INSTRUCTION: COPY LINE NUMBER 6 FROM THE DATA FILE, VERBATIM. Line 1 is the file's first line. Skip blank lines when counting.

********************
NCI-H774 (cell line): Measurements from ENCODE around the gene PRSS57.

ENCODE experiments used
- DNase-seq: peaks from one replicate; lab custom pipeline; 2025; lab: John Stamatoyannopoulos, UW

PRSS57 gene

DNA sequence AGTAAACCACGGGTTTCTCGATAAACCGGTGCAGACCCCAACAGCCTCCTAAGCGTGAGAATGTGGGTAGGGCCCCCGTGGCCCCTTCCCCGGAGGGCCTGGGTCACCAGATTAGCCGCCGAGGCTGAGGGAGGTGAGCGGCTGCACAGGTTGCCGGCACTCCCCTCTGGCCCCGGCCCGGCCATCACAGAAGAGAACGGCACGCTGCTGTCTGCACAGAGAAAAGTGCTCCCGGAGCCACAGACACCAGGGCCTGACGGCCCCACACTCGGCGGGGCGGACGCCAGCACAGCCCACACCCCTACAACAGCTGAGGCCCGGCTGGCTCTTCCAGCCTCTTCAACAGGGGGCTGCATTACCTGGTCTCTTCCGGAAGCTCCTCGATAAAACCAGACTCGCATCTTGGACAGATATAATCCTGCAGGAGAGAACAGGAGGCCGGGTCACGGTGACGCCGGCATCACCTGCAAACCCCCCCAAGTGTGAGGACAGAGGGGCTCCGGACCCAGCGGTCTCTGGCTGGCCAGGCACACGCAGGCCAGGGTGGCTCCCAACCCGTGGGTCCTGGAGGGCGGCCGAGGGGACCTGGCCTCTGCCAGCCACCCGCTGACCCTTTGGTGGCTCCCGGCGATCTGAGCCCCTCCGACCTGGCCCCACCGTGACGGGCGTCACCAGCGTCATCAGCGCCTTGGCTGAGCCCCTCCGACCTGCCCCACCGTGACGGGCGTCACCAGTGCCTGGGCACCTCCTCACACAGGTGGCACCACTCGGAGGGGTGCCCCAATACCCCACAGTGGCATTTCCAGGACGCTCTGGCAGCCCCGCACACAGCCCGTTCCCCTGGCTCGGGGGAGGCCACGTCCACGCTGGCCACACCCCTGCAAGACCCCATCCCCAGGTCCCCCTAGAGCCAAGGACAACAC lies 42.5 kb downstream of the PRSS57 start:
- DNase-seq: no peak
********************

- DNase-seq: no peak